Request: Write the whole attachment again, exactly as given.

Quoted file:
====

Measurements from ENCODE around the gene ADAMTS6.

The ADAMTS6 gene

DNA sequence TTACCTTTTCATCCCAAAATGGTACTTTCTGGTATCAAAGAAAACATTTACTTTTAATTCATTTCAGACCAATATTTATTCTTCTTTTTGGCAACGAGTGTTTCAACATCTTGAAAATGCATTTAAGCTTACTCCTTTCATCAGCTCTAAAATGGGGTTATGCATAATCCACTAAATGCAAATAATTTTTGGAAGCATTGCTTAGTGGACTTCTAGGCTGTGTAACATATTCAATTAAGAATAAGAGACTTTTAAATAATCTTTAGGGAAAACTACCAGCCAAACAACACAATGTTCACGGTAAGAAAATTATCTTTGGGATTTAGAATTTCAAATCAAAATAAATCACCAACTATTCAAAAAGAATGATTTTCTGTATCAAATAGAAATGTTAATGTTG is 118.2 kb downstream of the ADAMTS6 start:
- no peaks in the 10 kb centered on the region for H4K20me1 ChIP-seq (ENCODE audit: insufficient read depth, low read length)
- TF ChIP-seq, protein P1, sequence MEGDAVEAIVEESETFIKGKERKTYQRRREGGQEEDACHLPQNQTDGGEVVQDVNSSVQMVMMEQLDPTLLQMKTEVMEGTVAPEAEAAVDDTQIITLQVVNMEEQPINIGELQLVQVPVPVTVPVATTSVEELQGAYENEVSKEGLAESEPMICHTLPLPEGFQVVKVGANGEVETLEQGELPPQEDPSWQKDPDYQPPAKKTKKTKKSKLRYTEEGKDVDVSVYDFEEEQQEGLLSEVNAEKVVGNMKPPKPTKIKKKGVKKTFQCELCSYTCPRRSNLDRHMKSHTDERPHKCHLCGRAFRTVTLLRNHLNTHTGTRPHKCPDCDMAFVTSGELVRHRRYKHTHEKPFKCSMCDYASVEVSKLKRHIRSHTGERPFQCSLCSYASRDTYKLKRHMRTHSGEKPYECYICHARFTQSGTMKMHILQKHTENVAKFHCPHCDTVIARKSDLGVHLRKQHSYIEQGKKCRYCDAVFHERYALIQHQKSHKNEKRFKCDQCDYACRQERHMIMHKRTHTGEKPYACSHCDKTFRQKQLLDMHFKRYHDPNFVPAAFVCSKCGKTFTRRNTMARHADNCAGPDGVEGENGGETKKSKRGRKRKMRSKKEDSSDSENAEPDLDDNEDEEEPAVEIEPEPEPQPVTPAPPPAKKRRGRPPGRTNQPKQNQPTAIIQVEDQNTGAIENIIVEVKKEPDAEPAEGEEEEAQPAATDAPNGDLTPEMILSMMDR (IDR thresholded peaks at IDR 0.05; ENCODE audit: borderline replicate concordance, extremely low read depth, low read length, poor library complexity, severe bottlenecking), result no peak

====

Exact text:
Measurements from ENCODE around the gene ADAMTS6.

The ADAMTS6 gene

DNA sequence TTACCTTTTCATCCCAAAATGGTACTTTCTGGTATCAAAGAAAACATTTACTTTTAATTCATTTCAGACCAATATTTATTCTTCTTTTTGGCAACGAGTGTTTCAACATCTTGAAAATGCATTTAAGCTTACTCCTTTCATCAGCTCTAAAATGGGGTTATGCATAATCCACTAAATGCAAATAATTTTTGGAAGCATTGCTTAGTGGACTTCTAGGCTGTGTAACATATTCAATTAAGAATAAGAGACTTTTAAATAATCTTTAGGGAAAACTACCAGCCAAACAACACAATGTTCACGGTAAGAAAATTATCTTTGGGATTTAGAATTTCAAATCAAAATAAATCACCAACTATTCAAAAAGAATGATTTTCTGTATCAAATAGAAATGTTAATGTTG is 118.2 kb downstream of the ADAMTS6 start:
- no peaks in the 10 kb centered on the region for H4K20me1 ChIP-seq (ENCODE audit: insufficient read depth, low read length)
- TF ChIP-seq, protein P1, sequence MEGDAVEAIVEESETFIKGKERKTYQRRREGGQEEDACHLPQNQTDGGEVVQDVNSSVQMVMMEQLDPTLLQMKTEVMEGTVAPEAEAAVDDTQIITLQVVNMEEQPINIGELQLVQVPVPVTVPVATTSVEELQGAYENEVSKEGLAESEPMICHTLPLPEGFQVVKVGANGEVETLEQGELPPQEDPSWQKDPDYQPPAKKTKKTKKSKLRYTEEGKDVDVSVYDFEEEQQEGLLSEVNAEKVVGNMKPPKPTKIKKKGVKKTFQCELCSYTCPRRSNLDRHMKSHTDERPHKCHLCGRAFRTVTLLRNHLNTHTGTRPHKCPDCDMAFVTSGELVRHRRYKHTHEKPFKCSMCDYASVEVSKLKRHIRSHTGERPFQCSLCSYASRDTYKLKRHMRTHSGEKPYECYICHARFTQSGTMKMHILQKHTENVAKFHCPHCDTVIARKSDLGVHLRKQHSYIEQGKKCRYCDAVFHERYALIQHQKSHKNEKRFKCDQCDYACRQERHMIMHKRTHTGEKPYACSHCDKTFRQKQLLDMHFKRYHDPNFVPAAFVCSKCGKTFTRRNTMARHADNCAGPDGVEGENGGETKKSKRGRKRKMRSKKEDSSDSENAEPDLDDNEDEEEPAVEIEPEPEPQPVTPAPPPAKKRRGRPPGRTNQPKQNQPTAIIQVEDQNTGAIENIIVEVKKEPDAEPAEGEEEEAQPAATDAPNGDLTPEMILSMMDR (IDR thresholded peaks at IDR 0.05; ENCODE audit: borderline replicate concordance, extremely low read depth, low read length, poor library complexity, severe bottlenecking), result no peak